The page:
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In CAR, Displaced Reluctant to Return Home

In the Central African Republic, people displaced by fighting between government forces and rebels are reluctant to return home. Government forces say they have recaptured areas in the north that were seized by rebels. Kari Barber reports from VOA's regional bureau in Dakar.

Government forces in the Central African Rebublic, backed by France, have succeeded in the past few weeks in recapturing areas taken in a rebel advance in the north.

The rebel group known as the Union of Democratic Forces for Rally says it is seeking a national dialogue with President Francois Bozize.

In the northwest, government officials acknowledge villages were burned. But the government denies claims villages were burned intentionally, saying houses caught in the crossfire between government forces and rebels were set ablaze.

Aid workers who visited the region report that people who have fled the fighting say they are reluctant to return, and many say they are now homeless.

Paul Melly is a journalist who has been covering the Central African Republic for about 15 years. He says, logistically, the country is difficult for a government to manage.

"This is a large country with only just about 4 million people and the structure to govern it in an organized way and maintain order has always been extremely fragile, and, when it is challenged by the activities of armed groups - rebels or bandits - the state does not really have the means to impose its authority and maintain order," he said.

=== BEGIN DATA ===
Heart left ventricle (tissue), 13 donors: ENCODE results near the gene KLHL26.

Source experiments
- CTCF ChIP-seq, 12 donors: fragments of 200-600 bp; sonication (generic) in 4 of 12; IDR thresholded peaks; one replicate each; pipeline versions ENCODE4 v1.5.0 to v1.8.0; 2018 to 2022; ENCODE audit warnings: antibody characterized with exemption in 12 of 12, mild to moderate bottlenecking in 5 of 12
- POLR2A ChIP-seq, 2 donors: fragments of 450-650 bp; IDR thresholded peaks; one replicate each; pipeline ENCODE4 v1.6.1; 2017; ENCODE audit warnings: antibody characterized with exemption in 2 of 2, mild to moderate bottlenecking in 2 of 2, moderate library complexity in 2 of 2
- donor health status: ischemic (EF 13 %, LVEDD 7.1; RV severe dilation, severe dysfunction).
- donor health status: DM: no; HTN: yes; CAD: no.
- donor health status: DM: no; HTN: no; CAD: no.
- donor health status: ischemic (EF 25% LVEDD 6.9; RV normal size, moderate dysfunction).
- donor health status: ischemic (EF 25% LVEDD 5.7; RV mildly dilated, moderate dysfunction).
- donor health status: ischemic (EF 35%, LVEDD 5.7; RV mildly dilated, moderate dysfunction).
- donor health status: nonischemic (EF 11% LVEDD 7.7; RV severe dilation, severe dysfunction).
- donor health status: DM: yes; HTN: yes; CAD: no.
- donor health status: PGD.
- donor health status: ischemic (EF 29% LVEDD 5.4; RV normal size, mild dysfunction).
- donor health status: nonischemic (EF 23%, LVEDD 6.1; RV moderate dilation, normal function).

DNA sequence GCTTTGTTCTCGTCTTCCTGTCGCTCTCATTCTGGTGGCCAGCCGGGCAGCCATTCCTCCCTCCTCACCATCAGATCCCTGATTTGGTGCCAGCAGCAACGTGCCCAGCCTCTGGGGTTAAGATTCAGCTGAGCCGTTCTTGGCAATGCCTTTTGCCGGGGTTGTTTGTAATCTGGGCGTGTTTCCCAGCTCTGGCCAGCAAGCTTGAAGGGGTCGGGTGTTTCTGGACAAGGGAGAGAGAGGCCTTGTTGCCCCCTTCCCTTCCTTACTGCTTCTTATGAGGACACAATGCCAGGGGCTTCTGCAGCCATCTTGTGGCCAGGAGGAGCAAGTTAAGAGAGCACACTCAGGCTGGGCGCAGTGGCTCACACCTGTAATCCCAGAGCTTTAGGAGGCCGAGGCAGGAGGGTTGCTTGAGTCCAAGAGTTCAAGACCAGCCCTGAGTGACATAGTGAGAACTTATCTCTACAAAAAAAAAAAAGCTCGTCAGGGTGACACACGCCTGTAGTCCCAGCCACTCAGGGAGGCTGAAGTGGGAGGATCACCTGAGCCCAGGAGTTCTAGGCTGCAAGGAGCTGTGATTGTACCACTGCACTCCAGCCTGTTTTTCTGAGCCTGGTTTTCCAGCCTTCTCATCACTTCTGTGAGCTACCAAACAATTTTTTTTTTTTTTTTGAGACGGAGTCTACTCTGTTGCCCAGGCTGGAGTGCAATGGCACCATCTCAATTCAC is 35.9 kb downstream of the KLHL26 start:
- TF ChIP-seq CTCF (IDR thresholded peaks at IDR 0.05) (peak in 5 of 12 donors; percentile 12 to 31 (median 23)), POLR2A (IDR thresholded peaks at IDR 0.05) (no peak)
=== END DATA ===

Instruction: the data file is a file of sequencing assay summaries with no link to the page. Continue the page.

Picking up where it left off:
President Bozize seized power following a 2003 rebellion, and then won the presidential election in 2005.

Analyst Chris Melville of London-based Control Risks says government forces have been seeing a reshuffling in the ranks under President Bozize.

"Bozize, about three to four months ago, dismissed many of his senior military officers, those who had served under former President Ange-Felix Patasse, but who had sided with Bozize during his own march on Bangui in March 2003," he noted. "These officers have now been taken out of the picture, and more compliant and dependent officers have been moved into the Central African Republic's armed forces."

Government officials have said France's military help was instrumental in defeating the latest rebel movement. The French military keeps a small force in its former colony as part of agreements signed following independence.

Melville says the French involvement in the Central African Republic symbolizes a desire to stabilize a region where it once held a lot of influence, but is seeing that influence decline.

Financial help is also being extended.

Central African Republic national radio reported Friday that France has agreed to provide an aid budget of more than $2 million for Central African Republic to pay public salaries.